Mechanisms linking nonalcoholic fatty liver disease with coronary artery disease

W. Nseir, A. Shalata, A. Marmor, N. Assy

Research output: Contribution to journalReview articlepeer-review

15 Scopus citations


The most common cause of death in patients with nonalcoholic fatty liver disease (NAFLD) is coronary artery disease (CAD), not chronic liver disease. Fatty liver increases cardiovascular risk by classical (dyslipidemia, hypertension, diabetes) and by less conventional mechanisms. Common pathways involved in the pathogenesis of fatty liver and CAD includes hepatic insulin resistance and sub clinical inflammation. The hepatic insulin resistance state of fatty liver infiltration is characterized by increased FFA, which causes lipotoxicity and impairs endotheliumdependent vasodilatation, increases oxidative stress, and has a cardio toxic effect. Additional metabolic risk factors include leptin, adiponectin, pro inflammatory cytokines [such as IL-6, C-reactive protein and plasminogen activator inhibitor-1 (PAI-1)], which together lead to increased oxidative stress and endothelial dysfunction, finally promoting coronary artery disease (CAD). When classical risk factors are superimposed on fatty liver accumulation, they may further increase the new metabolic risk factors, exacerbating CAD. The clinical implication is that patients with NAFLD are at higher risk (steatohepatitis, diabetes, obesity, atherogenic dyslipidemia) and should undergo periodic cardiovascular risk assessment including the Framingham score, cardiac effort test, and measurement of intimae-media thickening of the carotids arteries. This may improve risk stratification for CAD.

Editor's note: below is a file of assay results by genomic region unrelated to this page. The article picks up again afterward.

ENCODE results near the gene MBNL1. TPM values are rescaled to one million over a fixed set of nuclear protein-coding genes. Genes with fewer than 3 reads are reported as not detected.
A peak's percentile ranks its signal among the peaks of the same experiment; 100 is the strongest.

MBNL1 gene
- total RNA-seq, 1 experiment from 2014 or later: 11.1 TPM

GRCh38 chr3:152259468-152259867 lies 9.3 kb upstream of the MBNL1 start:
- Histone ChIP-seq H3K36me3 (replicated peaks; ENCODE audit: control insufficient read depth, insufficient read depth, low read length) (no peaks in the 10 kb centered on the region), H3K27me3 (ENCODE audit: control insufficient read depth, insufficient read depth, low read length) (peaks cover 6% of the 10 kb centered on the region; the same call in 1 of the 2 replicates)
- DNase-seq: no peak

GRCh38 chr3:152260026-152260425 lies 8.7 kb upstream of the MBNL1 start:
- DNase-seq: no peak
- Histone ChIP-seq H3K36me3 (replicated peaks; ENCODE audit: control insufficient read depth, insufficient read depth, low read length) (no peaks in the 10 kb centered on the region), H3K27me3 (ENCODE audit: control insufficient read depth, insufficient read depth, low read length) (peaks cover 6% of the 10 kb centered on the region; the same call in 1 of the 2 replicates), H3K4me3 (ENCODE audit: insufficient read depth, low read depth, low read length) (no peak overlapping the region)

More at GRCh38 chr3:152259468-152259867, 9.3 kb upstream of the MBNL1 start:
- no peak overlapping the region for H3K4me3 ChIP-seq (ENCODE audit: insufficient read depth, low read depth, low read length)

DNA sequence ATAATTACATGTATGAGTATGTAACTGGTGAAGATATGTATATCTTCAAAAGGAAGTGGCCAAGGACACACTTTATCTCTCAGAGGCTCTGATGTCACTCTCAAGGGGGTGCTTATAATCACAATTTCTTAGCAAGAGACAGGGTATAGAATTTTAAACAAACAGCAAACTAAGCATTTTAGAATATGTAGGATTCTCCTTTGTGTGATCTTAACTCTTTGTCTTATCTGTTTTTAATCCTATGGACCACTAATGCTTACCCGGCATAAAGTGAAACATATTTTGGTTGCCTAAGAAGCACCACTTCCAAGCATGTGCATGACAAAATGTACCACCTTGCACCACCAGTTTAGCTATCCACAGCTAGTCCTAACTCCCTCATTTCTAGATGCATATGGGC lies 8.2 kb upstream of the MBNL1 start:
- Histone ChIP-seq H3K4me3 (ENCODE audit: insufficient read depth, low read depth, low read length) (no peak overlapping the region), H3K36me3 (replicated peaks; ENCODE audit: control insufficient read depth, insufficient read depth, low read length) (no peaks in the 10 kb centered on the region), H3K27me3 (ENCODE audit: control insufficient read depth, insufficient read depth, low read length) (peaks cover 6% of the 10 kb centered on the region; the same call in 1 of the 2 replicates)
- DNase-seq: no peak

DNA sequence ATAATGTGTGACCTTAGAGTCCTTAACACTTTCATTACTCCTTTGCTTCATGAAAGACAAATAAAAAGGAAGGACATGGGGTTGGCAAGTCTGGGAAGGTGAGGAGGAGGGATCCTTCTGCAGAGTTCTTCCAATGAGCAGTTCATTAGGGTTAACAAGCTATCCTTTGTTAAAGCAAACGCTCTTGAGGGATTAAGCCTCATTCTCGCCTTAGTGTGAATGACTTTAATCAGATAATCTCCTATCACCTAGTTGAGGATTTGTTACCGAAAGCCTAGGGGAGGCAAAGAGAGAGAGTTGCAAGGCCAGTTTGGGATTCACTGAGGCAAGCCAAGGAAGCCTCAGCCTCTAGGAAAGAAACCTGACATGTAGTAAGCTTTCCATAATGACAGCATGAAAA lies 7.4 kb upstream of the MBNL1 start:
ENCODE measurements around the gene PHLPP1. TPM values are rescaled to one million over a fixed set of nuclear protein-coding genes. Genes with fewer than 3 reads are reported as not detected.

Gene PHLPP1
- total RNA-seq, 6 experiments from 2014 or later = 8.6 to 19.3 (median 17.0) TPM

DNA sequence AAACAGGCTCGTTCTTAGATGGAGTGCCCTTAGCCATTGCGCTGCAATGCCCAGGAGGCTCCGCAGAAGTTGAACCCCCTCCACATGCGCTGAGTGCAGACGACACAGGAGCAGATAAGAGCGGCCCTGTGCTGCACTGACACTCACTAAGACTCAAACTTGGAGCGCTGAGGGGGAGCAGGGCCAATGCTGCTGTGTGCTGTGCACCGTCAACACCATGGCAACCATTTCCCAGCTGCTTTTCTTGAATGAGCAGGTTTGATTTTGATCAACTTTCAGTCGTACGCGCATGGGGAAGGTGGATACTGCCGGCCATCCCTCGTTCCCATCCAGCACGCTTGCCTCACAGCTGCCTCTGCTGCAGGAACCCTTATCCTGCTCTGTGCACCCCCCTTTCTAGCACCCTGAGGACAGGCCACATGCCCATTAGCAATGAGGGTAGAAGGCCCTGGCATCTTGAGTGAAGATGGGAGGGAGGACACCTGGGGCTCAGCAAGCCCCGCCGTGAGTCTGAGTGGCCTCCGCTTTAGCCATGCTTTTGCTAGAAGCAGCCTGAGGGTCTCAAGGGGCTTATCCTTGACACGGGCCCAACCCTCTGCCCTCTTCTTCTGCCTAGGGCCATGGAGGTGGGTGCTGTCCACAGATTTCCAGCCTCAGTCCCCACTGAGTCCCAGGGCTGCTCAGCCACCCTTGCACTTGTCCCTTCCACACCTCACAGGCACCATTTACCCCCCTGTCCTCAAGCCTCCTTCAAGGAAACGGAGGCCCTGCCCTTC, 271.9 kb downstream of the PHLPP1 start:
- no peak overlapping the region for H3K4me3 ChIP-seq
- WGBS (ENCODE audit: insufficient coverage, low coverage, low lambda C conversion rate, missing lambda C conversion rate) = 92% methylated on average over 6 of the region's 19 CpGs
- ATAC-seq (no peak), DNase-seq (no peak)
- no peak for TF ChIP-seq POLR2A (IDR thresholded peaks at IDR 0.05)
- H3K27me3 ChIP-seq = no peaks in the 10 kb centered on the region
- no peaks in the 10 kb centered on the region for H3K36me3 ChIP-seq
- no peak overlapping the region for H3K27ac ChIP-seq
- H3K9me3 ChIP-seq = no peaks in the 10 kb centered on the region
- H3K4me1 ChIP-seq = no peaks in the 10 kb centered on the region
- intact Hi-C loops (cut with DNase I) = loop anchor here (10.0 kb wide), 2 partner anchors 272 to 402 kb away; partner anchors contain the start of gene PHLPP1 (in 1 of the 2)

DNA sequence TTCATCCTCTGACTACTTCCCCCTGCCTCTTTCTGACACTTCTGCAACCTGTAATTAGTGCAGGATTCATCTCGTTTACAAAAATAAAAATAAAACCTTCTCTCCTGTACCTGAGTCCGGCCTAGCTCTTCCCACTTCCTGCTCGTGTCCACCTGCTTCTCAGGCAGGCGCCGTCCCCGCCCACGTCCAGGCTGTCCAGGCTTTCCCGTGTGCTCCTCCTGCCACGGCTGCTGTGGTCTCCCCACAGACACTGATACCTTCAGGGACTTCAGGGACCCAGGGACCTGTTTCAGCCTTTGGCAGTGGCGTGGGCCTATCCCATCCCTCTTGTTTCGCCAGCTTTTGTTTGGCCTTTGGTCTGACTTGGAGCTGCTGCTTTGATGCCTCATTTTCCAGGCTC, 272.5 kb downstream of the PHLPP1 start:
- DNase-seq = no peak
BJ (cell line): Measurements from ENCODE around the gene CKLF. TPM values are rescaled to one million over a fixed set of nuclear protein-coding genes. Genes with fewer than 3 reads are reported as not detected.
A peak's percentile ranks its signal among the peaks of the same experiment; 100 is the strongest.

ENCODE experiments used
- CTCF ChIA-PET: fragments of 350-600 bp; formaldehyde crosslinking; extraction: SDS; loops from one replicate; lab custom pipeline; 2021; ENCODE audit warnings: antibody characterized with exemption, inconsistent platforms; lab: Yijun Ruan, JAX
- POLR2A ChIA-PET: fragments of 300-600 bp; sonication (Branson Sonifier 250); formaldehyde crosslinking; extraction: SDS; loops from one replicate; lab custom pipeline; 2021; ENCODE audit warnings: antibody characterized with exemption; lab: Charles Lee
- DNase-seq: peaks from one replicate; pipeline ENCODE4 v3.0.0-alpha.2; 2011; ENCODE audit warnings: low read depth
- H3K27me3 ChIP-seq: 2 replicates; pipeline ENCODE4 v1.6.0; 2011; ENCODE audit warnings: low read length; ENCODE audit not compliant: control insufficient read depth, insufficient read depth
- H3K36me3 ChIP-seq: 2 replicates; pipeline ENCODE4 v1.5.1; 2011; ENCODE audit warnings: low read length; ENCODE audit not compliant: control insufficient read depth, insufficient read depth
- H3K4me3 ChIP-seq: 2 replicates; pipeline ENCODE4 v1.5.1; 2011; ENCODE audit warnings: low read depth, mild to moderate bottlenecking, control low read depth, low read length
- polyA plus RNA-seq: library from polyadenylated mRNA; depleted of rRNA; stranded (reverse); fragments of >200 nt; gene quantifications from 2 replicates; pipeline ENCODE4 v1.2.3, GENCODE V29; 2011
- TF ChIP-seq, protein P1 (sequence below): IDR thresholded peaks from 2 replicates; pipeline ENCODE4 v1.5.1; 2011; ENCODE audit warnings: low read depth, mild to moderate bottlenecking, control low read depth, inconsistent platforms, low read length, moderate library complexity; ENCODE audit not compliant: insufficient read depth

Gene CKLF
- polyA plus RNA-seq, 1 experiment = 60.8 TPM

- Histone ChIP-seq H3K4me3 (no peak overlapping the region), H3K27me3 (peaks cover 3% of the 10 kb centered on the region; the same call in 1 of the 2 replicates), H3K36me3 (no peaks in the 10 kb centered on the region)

Original languageEnglish
Pages (from-to)3439-3449
Number of pages11
JournalDigestive Diseases and Sciences
Issue number12
StatePublished - Dec 2011
Externally publishedYes


  • Cardiovascular disease
  • Coronary artery diseases
  • Fatty liver
  • Mechanism
  • Steatohepatitis


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